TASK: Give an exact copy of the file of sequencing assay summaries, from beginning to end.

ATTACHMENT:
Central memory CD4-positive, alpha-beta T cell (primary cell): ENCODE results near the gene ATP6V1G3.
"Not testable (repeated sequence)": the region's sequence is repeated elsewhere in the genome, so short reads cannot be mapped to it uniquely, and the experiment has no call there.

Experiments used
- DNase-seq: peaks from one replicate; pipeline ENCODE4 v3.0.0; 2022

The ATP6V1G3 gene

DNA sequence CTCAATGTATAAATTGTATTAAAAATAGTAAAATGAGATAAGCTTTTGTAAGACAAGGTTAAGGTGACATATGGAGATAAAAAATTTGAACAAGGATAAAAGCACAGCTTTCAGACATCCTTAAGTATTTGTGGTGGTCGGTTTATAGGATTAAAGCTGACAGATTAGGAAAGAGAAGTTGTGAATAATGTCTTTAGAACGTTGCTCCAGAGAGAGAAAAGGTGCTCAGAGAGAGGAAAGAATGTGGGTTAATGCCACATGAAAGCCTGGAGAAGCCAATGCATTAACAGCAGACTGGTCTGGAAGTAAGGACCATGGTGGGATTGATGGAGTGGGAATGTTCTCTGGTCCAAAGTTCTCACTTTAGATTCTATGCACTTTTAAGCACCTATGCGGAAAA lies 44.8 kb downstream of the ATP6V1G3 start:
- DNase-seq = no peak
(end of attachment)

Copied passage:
Central memory CD4-positive, alpha-beta T cell (primary cell): ENCODE results near the gene ATP6V1G3.
"Not testable (repeated sequence)": the region's sequence is repeated elsewhere in the genome, so short reads cannot be mapped to it uniquely, and the experiment has no call there.

Experiments used
- DNase-seq: peaks from one replicate; pipeline ENCODE4 v3.0.0; 2022

The ATP6V1G3 gene

DNA sequence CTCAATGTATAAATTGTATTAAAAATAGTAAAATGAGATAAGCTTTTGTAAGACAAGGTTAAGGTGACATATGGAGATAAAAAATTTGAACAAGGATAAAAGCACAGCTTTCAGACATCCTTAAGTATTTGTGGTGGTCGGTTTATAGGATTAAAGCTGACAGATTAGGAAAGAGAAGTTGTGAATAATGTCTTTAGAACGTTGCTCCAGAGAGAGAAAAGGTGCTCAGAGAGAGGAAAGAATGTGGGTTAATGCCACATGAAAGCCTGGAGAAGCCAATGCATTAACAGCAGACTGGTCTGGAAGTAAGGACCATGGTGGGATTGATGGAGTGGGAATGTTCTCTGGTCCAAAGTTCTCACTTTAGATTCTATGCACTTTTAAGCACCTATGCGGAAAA lies 44.8 kb downstream of the ATP6V1G3 start:
- DNase-seq = no peak